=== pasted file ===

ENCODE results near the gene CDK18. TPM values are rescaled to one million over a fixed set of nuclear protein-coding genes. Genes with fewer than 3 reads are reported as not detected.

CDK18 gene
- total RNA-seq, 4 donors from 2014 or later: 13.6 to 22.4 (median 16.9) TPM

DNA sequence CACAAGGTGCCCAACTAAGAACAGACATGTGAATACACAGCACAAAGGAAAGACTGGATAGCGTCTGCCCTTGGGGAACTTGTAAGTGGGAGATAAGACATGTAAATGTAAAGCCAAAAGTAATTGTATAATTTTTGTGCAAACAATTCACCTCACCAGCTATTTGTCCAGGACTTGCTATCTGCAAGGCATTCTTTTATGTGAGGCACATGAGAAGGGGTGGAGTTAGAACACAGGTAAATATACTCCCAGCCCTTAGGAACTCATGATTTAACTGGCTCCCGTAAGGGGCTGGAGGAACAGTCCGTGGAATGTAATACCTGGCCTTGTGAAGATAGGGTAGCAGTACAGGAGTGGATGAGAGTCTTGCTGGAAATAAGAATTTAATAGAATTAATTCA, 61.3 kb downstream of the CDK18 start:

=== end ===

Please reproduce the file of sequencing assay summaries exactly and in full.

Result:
ENCODE results near the gene CDK18. TPM values are rescaled to one million over a fixed set of nuclear protein-coding genes. Genes with fewer than 3 reads are reported as not detected.

CDK18 gene
- total RNA-seq, 4 donors from 2014 or later: 13.6 to 22.4 (median 16.9) TPM

DNA sequence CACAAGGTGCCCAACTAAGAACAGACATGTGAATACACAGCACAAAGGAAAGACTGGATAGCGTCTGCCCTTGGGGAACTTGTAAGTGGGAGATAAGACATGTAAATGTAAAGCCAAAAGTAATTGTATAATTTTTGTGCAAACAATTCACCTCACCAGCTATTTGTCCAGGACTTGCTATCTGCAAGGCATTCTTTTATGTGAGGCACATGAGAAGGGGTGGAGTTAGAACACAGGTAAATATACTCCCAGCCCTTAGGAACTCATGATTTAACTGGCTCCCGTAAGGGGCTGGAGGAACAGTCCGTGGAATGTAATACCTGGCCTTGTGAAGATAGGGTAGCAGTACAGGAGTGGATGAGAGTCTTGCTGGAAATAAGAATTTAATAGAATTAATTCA, 61.3 kb downstream of the CDK18 start: